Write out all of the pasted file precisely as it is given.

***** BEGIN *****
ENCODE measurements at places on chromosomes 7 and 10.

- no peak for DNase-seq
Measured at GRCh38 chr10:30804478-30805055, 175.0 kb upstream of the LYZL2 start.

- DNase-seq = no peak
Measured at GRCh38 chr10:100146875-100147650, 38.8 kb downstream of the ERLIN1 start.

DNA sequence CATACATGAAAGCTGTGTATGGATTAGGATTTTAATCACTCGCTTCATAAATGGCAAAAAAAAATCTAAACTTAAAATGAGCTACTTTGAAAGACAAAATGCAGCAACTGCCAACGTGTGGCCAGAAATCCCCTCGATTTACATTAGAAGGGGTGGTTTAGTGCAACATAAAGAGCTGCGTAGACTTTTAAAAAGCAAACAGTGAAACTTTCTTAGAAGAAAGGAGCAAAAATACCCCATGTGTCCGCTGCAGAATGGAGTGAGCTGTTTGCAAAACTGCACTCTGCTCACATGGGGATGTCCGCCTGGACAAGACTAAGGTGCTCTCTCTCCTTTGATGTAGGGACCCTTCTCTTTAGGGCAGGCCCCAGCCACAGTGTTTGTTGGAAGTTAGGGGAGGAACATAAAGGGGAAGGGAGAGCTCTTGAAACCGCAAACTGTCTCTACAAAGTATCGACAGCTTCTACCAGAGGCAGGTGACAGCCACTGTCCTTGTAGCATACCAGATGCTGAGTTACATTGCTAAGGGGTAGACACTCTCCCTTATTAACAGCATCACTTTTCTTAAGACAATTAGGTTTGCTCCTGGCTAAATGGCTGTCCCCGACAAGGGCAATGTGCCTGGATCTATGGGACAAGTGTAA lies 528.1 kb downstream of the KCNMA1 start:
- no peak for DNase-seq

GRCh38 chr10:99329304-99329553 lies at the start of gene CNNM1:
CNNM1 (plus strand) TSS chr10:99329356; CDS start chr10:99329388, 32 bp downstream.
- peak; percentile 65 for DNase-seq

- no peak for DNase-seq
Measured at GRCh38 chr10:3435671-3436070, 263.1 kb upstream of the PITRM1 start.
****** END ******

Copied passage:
ENCODE measurements at places on chromosomes 7 and 10.

- no peak for DNase-seq
Measured at GRCh38 chr10:30804478-30805055, 175.0 kb upstream of the LYZL2 start.

- DNase-seq = no peak
Measured at GRCh38 chr10:100146875-100147650, 38.8 kb downstream of the ERLIN1 start.

DNA sequence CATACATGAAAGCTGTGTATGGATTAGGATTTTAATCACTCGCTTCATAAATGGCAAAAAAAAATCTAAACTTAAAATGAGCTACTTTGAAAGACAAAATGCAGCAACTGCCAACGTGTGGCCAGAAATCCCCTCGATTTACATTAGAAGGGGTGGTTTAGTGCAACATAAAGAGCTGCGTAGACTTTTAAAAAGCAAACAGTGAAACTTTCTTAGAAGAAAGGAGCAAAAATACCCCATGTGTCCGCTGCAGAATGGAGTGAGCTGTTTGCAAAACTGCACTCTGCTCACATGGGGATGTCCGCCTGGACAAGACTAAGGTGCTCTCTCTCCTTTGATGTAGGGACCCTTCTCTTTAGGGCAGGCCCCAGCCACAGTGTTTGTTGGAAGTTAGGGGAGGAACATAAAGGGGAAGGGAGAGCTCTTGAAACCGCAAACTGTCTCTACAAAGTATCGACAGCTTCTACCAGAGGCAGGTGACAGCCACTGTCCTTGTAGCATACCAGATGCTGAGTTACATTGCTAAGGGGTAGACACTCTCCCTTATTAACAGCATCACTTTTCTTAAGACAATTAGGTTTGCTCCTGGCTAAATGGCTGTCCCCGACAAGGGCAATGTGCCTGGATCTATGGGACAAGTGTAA lies 528.1 kb downstream of the KCNMA1 start:
- no peak for DNase-seq

GRCh38 chr10:99329304-99329553 lies at the start of gene CNNM1:
CNNM1 (plus strand) TSS chr10:99329356; CDS start chr10:99329388, 32 bp downstream.
- peak; percentile 65 for DNase-seq

- no peak for DNase-seq
Measured at GRCh38 chr10:3435671-3436070, 263.1 kb upstream of the PITRM1 start.